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References

Achenbach, T.M., & Edelbrock, C. (1987). Manual for the youth self report and profile. Burlington, VT: University of Vermont, Department of Psychiatry.

Allen, J.P. & Hall, F.D. (2000). Ways Parents Influence Questionnaire. Charlottesville, VA: University of Virginia,

Department of Psychology.

Allen, J.P., Hall, F.D., Insabella, G.M., Land, D.J., Marsh, P.A., & Porter, M.R. (2003). Supportive Behavior Task Coding Manual. Unpublished manuscript. University of Virginia.

Allen, J.P. Hauser, S., Bell, K. L., Boykin, K.A., & Tate, D.C. (1996). Autonomy and relatedness coding system manual. Unpublished manuscript. University of Virginia, Charlottesville.

Barber, B.K. (1996). Parental psychological control: Revisiting a neglected construct. Child Development, 67, 3296-3319.

Barber, B.K. & Erickson, L.D. (2001). Adolescent social initiative: Antecedents in the ecology of social connections. Journal of Adolescent Research, 16(4),326-354.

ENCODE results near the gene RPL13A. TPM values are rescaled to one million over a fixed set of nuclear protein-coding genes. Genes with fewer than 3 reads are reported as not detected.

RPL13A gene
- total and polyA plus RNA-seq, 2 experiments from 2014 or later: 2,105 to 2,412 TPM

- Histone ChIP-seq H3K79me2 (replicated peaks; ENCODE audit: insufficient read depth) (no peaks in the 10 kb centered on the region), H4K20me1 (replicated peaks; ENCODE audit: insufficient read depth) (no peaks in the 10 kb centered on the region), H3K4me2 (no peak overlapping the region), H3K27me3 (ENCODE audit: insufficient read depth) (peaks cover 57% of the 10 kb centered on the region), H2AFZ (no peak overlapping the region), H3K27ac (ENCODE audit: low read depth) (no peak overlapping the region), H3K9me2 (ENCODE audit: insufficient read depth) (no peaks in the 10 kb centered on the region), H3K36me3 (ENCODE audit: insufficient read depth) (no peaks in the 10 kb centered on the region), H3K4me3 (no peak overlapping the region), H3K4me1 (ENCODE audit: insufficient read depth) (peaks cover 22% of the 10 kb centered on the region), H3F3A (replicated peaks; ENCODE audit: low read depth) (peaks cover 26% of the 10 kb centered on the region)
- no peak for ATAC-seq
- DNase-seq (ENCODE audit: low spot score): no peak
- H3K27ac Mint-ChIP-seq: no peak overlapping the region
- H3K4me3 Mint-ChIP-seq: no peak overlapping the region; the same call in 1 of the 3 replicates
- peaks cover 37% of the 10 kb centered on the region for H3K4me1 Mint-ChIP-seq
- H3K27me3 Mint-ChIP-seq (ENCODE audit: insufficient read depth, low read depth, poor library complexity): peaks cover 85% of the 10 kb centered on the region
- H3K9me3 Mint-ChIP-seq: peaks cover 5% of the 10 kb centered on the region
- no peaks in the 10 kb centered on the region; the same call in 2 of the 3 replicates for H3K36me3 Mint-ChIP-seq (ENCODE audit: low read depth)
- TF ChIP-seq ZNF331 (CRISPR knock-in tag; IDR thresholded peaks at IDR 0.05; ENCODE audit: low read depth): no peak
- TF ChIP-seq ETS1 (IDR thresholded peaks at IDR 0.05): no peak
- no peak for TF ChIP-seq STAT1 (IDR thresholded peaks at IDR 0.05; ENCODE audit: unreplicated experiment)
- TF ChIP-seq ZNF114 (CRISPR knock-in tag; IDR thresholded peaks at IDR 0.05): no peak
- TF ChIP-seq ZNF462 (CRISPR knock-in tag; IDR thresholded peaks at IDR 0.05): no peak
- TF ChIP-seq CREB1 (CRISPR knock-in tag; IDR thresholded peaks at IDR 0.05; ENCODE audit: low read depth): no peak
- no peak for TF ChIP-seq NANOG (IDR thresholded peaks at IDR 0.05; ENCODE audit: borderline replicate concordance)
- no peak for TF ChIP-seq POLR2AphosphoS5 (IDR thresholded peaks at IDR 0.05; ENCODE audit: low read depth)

Conger, K.J., Conger, R.D., & Scaramella, L.V. (1997). Parents, siblings, psychological control, and adolescent adjustment. Journal of Adolescent Research, 12(1), 113-138.

Gray, M.R. & Steinberg, L. (1999). Unpacking authoritative parenting: Reassessing a multidimensional construct. Journal of Marriage and the Family, 61, 574-587.

Harter, S. (1988). Manual for the Self-Perception Profile for Adolescents. Denver, CO: University of Denver.

Kovacs, M., & Beck, A.T. (1977). An empirical clinical approach toward a definition of childhood depression. In J.G. Schulterbrandt & A. Raskin (Eds.), Depression in children: Diagnosis, treatment, and conceptual models (pp. 1-25). New York: Raven Press.

Pettit, G.S. & Laird, R.D. (2002). Psychological control and monitoring in early adolescence: The role of parental involvement and earlier child adjustment. In B.K. Barber (Ed.), Intrusive parenting: How psychological control affects children and adolescents(pp.97-123). Washington, D.C.: American Psychological Association.

Schaefer, E.S. (1965). Children’s report of parental behavior: An inventory. Child Development, 36, 413-424.


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Acknowledgements

We gratefully acknowledge support from the National Institute of Mental Health and Joseph Allen (Principal Investigator) for the conduct and write-up of this study.

Copies of this poster and related work in our lab are available at http://faculty.virginia.edu/allen.